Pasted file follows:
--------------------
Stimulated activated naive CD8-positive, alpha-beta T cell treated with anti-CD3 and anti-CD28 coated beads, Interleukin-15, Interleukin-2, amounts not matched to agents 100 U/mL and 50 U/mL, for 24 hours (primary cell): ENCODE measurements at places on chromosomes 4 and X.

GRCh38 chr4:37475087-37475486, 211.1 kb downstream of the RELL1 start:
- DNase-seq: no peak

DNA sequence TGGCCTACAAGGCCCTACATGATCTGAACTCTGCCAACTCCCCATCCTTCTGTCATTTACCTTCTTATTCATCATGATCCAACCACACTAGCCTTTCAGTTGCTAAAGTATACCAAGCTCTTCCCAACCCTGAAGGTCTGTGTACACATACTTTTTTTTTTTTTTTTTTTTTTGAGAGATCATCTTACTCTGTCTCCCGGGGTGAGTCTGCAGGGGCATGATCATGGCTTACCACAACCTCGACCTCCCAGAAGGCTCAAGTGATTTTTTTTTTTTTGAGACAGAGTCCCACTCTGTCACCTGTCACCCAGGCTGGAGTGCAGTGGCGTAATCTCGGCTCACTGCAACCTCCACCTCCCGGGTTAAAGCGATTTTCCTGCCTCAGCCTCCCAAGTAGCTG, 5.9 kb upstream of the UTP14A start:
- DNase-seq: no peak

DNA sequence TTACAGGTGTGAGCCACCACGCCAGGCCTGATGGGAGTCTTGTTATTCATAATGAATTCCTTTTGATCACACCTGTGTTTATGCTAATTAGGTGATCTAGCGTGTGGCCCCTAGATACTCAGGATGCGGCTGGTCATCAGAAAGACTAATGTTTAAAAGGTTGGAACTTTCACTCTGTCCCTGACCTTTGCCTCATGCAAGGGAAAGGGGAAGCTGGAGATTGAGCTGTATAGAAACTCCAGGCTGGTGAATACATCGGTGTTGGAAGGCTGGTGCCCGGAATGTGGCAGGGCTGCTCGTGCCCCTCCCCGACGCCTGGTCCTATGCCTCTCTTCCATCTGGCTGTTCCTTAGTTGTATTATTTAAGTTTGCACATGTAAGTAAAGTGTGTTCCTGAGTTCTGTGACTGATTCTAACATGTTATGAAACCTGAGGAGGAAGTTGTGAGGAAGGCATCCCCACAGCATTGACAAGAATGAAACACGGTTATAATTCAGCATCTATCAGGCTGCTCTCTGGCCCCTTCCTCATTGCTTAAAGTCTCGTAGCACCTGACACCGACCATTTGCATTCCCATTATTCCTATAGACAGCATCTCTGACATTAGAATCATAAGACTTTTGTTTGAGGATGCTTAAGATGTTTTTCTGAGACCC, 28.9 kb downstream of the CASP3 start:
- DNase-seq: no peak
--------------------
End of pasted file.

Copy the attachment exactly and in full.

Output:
Stimulated activated naive CD8-positive, alpha-beta T cell treated with anti-CD3 and anti-CD28 coated beads, Interleukin-15, Interleukin-2, amounts not matched to agents 100 U/mL and 50 U/mL, for 24 hours (primary cell): ENCODE measurements at places on chromosomes 4 and X.

GRCh38 chr4:37475087-37475486, 211.1 kb downstream of the RELL1 start:
- DNase-seq: no peak

DNA sequence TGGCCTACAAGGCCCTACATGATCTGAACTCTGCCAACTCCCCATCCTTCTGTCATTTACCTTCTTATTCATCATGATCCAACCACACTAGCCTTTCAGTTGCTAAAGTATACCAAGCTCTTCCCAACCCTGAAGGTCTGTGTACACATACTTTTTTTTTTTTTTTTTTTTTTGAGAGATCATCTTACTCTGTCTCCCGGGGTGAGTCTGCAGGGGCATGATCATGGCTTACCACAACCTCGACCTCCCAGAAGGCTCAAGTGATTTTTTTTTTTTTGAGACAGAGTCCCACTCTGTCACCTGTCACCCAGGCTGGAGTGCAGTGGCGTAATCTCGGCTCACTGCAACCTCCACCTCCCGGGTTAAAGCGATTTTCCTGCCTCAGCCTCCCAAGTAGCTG, 5.9 kb upstream of the UTP14A start:
- DNase-seq: no peak

DNA sequence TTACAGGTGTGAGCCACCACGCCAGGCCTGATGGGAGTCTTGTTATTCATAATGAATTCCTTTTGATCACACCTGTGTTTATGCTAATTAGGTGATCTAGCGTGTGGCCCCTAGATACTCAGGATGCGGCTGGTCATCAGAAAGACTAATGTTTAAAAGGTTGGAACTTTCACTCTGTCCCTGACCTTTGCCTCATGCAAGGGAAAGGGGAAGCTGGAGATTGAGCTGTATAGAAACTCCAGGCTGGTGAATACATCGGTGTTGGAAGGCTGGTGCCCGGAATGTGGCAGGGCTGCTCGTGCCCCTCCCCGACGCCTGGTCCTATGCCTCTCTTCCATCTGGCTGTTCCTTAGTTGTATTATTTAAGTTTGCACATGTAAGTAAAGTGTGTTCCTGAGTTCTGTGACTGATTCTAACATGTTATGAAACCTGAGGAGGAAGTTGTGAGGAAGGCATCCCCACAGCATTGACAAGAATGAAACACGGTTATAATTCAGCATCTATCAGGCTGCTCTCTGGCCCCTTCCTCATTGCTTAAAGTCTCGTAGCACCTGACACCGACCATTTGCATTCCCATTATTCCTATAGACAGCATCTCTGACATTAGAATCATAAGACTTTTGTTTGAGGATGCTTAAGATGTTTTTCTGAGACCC, 28.9 kb downstream of the CASP3 start:
- DNase-seq: no peak